In 2006, Volunteer Master Gardeners conducted a tasting of new pear varieties being developed by UC Cooperative Extension for cultivation by Lake County growers. The project, initiated by pomologist Rachel Elikins, aims to expand the markets of pear growers by providing them with new varieties, especially those well suited to organic production. California pear prices, driven down by both foreign and domestic competition, led the Lake County Board of Supervisors to allocate money for research and development to improve the growers’ situation. This project is funded by that allocation.
Pears have been grown in California since the 1850s, when they were brought here by pioneers. The fruit originated in Eastern Europe or Asia Minor, and it has been cultivated since prehistoric times. Members of the family Rosaceae, pears have many sweet edible kin, among them apples, loquats, strawberries, almonds, apricots, cherries, nectarines, peaches and plums. Pyrus communis, the classic European pear, gained popularity in Italy and France during the Middle Ages, and the number of varieties steadily increased. In the 1600s, a Massachusetts company ordered pear seeds from a British seed company, and their cultivation in the US began. Western coastal states now produce most of America’s pears, primarily Bartlett and Bosc varieties.
Many factors must be considered when developing new fruit varieties. Marketabilty depends on consumers’ acceptance of flavor and size, but several other characteristics affect whether a piece of fruit will even make it to the consumer. How fruit fares in the fields and after harvest is critical. If varieties are susceptible to certain pests or diseases they are not viable. Codling moth and fire blight are two serious pear pests that affect productivity and suitability. Especially for organic farmers, it is important that varieties not be too vulnerable to such pests and pathogens. In addition, varieties must have a good yield so that farmers can maximize their production, and must ripen at a time that is ideal for market sale.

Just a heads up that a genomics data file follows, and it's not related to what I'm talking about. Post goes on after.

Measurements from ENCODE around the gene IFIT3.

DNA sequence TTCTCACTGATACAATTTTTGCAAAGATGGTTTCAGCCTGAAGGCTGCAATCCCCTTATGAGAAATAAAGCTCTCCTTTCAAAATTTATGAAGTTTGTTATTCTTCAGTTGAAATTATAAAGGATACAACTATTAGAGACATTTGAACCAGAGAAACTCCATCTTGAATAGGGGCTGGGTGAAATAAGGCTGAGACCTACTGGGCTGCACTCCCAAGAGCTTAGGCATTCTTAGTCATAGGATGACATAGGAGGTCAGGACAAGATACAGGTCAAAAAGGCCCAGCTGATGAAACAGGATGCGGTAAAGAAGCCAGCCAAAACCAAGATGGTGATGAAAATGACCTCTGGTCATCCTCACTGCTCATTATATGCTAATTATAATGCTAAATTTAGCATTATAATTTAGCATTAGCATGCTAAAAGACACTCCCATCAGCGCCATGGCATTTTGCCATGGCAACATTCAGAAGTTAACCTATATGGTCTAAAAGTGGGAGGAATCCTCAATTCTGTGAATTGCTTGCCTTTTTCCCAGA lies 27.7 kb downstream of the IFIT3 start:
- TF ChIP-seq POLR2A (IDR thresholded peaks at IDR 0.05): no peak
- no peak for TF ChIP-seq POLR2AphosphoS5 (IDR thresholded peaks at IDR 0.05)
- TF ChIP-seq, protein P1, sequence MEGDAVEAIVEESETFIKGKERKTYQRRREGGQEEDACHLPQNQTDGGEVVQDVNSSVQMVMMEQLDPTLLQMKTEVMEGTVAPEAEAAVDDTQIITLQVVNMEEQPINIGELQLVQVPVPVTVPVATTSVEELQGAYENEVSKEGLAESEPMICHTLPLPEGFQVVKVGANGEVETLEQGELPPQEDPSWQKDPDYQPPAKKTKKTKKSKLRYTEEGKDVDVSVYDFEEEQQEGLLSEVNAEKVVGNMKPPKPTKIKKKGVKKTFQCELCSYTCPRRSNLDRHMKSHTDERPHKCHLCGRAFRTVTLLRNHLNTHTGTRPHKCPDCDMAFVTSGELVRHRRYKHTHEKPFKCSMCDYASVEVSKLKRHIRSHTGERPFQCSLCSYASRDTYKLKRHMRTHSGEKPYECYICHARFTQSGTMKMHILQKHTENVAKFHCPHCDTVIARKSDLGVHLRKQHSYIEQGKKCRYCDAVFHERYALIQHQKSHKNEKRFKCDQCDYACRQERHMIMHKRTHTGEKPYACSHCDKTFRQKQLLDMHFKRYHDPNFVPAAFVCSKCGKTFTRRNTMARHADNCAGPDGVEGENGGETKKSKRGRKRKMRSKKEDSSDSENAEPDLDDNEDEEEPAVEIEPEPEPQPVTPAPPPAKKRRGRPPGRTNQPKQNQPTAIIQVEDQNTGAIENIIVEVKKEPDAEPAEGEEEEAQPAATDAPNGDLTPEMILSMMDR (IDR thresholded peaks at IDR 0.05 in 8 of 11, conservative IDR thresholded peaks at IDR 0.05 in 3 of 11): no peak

Although his farm is not located in Lake County, farmer Al Courchesne of Frog Hollow Farm hopes to grow some of the varieties that the UC Cooperative Extension is developing. While the farm is well known for its stone fruit, pears are the latest passion of farmer Al. Frog Hollow Farm is currently experimenting with several varieties of pear and is one of only two farms in California growing a buttery-textured sweet variety called Warren. Warren pears were discovered by horticulturalist Thomas Oscar Warren, who noticed the pears growing in his neighbor’s yard and began spreading and cultivating them. Come to the North Arcade of the Ferry Building this Saturday, to help UC Cooperative Extension by tasting 5 varieties of pear, and giving feedback. Farmer Al will also be sampling the several varieties of pear that he grows.
Pears, wine and cheese are a classic combination. Here are some suggested pairings for pear varieties and cheeses you can find at the Ferry Plaza Farmers Markets, with wines that are produced locally.
Warren pears with
Point Reyes Farmstead Blue Cheese and
A late-harvest Sauvignon Blanc
Bartlett pears with
A triple-cream cheese like Mt. Tam or Red Hawk and
A sweet Muscat wine
Bosc Pears with
Fresh goat cheese
An un-oaked Chardonnay
Asian pears with
Capricious cheese or St George and
Thanks to John Bauccio for his help with these pairings!
CUESA (Center for Urban Education about Sustainable Agriculture) is dedicated to cultivating a sustainable food system through the operation of the Ferry Plaza Farmers Market and its educational programs. Learn More »